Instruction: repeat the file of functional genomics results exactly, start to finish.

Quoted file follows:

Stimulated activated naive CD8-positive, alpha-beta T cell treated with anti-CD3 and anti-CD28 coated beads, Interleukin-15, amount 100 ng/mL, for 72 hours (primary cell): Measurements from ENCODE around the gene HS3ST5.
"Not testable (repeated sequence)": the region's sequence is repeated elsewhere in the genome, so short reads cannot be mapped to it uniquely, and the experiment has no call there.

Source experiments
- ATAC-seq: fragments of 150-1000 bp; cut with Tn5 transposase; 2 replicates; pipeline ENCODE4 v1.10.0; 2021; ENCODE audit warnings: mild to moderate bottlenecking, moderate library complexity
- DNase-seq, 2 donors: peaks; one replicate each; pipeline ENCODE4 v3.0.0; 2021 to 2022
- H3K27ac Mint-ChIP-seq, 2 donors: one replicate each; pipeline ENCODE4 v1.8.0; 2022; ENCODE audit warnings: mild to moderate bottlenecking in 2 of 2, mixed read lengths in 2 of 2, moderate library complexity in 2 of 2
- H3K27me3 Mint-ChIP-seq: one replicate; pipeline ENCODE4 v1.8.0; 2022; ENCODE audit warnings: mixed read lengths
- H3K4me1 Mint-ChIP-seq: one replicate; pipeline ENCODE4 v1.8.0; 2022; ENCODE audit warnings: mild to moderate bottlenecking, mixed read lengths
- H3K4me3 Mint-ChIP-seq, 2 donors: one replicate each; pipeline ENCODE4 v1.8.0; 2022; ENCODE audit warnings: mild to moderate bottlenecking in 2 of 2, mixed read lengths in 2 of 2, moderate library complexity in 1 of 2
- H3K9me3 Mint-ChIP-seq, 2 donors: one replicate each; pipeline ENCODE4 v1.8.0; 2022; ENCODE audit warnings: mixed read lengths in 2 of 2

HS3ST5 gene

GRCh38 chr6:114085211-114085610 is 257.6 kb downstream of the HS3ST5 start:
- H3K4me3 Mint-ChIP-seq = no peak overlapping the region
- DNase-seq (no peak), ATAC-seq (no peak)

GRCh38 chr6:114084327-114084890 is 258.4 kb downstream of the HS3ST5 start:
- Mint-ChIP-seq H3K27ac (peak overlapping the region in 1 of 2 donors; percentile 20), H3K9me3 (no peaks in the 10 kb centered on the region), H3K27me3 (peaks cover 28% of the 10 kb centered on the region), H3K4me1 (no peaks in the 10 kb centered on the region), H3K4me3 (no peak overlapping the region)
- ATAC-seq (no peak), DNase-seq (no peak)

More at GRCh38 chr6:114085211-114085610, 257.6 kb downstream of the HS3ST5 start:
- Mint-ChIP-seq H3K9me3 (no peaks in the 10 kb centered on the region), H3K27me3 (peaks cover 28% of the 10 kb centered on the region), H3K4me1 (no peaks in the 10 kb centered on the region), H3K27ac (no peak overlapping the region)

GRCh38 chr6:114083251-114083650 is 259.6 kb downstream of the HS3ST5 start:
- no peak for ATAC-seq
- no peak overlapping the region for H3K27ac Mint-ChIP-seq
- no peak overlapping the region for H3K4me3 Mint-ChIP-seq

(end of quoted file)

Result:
Stimulated activated naive CD8-positive, alpha-beta T cell treated with anti-CD3 and anti-CD28 coated beads, Interleukin-15, amount 100 ng/mL, for 72 hours (primary cell): Measurements from ENCODE around the gene HS3ST5.
"Not testable (repeated sequence)": the region's sequence is repeated elsewhere in the genome, so short reads cannot be mapped to it uniquely, and the experiment has no call there.

Source experiments
- ATAC-seq: fragments of 150-1000 bp; cut with Tn5 transposase; 2 replicates; pipeline ENCODE4 v1.10.0; 2021; ENCODE audit warnings: mild to moderate bottlenecking, moderate library complexity
- DNase-seq, 2 donors: peaks; one replicate each; pipeline ENCODE4 v3.0.0; 2021 to 2022
- H3K27ac Mint-ChIP-seq, 2 donors: one replicate each; pipeline ENCODE4 v1.8.0; 2022; ENCODE audit warnings: mild to moderate bottlenecking in 2 of 2, mixed read lengths in 2 of 2, moderate library complexity in 2 of 2
- H3K27me3 Mint-ChIP-seq: one replicate; pipeline ENCODE4 v1.8.0; 2022; ENCODE audit warnings: mixed read lengths
- H3K4me1 Mint-ChIP-seq: one replicate; pipeline ENCODE4 v1.8.0; 2022; ENCODE audit warnings: mild to moderate bottlenecking, mixed read lengths
- H3K4me3 Mint-ChIP-seq, 2 donors: one replicate each; pipeline ENCODE4 v1.8.0; 2022; ENCODE audit warnings: mild to moderate bottlenecking in 2 of 2, mixed read lengths in 2 of 2, moderate library complexity in 1 of 2
- H3K9me3 Mint-ChIP-seq, 2 donors: one replicate each; pipeline ENCODE4 v1.8.0; 2022; ENCODE audit warnings: mixed read lengths in 2 of 2

HS3ST5 gene

GRCh38 chr6:114085211-114085610 is 257.6 kb downstream of the HS3ST5 start:
- H3K4me3 Mint-ChIP-seq = no peak overlapping the region
- DNase-seq (no peak), ATAC-seq (no peak)

GRCh38 chr6:114084327-114084890 is 258.4 kb downstream of the HS3ST5 start:
- Mint-ChIP-seq H3K27ac (peak overlapping the region in 1 of 2 donors; percentile 20), H3K9me3 (no peaks in the 10 kb centered on the region), H3K27me3 (peaks cover 28% of the 10 kb centered on the region), H3K4me1 (no peaks in the 10 kb centered on the region), H3K4me3 (no peak overlapping the region)
- ATAC-seq (no peak), DNase-seq (no peak)

More at GRCh38 chr6:114085211-114085610, 257.6 kb downstream of the HS3ST5 start:
- Mint-ChIP-seq H3K9me3 (no peaks in the 10 kb centered on the region), H3K27me3 (peaks cover 28% of the 10 kb centered on the region), H3K4me1 (no peaks in the 10 kb centered on the region), H3K27ac (no peak overlapping the region)

GRCh38 chr6:114083251-114083650 is 259.6 kb downstream of the HS3ST5 start:
- no peak for ATAC-seq
- no peak overlapping the region for H3K27ac Mint-ChIP-seq
- no peak overlapping the region for H3K4me3 Mint-ChIP-seq